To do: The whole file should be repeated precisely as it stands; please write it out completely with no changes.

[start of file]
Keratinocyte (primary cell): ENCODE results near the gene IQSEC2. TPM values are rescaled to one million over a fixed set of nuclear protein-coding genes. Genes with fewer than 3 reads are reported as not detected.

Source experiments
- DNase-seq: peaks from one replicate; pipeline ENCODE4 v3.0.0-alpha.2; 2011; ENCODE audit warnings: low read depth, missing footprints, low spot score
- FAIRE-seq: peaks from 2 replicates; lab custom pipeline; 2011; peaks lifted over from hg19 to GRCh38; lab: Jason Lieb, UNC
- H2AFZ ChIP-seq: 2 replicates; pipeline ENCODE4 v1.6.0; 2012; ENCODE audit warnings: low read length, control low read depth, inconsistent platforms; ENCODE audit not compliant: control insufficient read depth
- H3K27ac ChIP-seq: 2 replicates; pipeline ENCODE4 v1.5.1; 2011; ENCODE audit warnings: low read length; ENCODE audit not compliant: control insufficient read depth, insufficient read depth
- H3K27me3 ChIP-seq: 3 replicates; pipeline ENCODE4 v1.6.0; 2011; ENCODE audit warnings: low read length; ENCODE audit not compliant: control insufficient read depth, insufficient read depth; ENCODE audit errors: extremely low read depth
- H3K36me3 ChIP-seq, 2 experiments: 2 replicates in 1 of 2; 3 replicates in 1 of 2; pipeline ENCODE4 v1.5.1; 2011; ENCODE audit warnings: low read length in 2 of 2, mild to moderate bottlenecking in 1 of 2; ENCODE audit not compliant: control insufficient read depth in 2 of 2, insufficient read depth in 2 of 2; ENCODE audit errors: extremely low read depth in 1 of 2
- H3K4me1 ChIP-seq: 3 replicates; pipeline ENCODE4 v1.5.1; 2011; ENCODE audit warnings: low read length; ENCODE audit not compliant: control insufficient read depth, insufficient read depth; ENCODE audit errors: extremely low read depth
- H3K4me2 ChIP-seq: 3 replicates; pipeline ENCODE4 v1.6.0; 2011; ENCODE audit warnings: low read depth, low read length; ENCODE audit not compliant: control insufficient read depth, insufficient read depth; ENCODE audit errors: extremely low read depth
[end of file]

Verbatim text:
Keratinocyte (primary cell): ENCODE results near the gene IQSEC2. TPM values are rescaled to one million over a fixed set of nuclear protein-coding genes. Genes with fewer than 3 reads are reported as not detected.

Source experiments
- DNase-seq: peaks from one replicate; pipeline ENCODE4 v3.0.0-alpha.2; 2011; ENCODE audit warnings: low read depth, missing footprints, low spot score
- FAIRE-seq: peaks from 2 replicates; lab custom pipeline; 2011; peaks lifted over from hg19 to GRCh38; lab: Jason Lieb, UNC
- H2AFZ ChIP-seq: 2 replicates; pipeline ENCODE4 v1.6.0; 2012; ENCODE audit warnings: low read length, control low read depth, inconsistent platforms; ENCODE audit not compliant: control insufficient read depth
- H3K27ac ChIP-seq: 2 replicates; pipeline ENCODE4 v1.5.1; 2011; ENCODE audit warnings: low read length; ENCODE audit not compliant: control insufficient read depth, insufficient read depth
- H3K27me3 ChIP-seq: 3 replicates; pipeline ENCODE4 v1.6.0; 2011; ENCODE audit warnings: low read length; ENCODE audit not compliant: control insufficient read depth, insufficient read depth; ENCODE audit errors: extremely low read depth
- H3K36me3 ChIP-seq, 2 experiments: 2 replicates in 1 of 2; 3 replicates in 1 of 2; pipeline ENCODE4 v1.5.1; 2011; ENCODE audit warnings: low read length in 2 of 2, mild to moderate bottlenecking in 1 of 2; ENCODE audit not compliant: control insufficient read depth in 2 of 2, insufficient read depth in 2 of 2; ENCODE audit errors: extremely low read depth in 1 of 2
- H3K4me1 ChIP-seq: 3 replicates; pipeline ENCODE4 v1.5.1; 2011; ENCODE audit warnings: low read length; ENCODE audit not compliant: control insufficient read depth, insufficient read depth; ENCODE audit errors: extremely low read depth
- H3K4me2 ChIP-seq: 3 replicates; pipeline ENCODE4 v1.6.0; 2011; ENCODE audit warnings: low read depth, low read length; ENCODE audit not compliant: control insufficient read depth, insufficient read depth; ENCODE audit errors: extremely low read depth